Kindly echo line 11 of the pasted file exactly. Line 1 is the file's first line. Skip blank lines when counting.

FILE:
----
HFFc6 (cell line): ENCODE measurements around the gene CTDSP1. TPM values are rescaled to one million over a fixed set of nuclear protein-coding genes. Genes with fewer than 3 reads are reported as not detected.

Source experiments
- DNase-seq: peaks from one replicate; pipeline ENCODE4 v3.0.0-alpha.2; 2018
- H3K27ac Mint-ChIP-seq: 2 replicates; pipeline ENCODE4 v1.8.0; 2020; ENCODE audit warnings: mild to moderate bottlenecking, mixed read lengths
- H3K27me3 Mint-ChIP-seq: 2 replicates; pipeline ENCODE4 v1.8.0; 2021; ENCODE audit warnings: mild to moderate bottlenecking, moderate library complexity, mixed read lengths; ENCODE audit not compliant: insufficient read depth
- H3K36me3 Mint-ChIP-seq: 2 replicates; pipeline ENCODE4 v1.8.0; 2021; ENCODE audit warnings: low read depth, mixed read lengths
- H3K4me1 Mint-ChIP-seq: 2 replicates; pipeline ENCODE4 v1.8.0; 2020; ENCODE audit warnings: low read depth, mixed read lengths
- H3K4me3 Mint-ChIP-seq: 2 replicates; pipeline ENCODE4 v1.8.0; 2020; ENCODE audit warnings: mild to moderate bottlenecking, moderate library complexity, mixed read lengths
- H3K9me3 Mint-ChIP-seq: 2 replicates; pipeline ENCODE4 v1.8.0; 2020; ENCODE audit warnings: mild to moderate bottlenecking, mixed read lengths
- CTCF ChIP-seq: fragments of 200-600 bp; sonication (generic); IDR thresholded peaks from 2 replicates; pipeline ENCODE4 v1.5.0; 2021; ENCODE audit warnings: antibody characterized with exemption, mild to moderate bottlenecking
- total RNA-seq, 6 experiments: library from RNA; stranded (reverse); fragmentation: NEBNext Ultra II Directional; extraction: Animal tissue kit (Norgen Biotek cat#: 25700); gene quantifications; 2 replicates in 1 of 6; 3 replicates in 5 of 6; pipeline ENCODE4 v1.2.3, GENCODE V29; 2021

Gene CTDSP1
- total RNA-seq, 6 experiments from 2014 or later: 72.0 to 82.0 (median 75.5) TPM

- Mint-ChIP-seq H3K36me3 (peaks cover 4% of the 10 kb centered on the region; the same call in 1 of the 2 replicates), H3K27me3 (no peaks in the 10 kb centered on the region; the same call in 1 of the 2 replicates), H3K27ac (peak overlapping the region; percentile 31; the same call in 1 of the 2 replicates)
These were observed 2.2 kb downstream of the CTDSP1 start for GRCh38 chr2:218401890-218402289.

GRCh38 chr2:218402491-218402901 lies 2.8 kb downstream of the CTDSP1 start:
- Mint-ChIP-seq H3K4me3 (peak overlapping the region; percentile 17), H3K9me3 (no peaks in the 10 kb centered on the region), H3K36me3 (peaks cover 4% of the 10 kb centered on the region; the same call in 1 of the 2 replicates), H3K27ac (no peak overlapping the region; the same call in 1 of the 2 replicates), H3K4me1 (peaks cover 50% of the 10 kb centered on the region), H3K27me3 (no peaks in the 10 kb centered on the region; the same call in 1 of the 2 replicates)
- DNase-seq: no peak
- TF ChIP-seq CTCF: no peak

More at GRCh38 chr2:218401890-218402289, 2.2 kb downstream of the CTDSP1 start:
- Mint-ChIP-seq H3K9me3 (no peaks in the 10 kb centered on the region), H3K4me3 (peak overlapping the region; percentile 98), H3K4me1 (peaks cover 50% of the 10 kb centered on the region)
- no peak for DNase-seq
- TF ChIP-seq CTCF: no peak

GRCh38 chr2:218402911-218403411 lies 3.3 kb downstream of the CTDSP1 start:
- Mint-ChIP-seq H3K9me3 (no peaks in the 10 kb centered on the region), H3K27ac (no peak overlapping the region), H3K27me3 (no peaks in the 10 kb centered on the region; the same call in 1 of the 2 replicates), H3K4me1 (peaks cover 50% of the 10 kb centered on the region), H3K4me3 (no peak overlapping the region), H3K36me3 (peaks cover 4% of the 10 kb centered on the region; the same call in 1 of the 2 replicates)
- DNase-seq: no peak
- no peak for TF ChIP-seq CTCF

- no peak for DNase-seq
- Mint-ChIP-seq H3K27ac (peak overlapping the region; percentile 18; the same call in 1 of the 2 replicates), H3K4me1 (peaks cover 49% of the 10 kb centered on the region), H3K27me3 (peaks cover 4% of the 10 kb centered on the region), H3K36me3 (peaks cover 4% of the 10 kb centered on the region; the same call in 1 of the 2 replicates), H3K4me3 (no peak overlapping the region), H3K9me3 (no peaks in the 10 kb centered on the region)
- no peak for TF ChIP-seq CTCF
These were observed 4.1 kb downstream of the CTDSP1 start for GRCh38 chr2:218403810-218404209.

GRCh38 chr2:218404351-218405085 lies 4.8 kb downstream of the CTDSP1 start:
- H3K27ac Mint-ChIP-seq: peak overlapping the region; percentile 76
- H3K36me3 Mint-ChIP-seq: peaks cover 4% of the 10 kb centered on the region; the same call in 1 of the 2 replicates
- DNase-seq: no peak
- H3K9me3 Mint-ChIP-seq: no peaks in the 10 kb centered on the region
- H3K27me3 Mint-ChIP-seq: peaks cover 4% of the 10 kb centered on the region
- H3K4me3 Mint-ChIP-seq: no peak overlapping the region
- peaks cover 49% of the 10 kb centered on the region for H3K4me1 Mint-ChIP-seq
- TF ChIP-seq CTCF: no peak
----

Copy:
- total RNA-seq, 6 experiments: library from RNA; stranded (reverse); fragmentation: NEBNext Ultra II Directional; extraction: Animal tissue kit (Norgen Biotek cat#: 25700); gene quantifications; 2 replicates in 1 of 6; 3 replicates in 5 of 6; pipeline ENCODE4 v1.2.3, GENCODE V29; 2021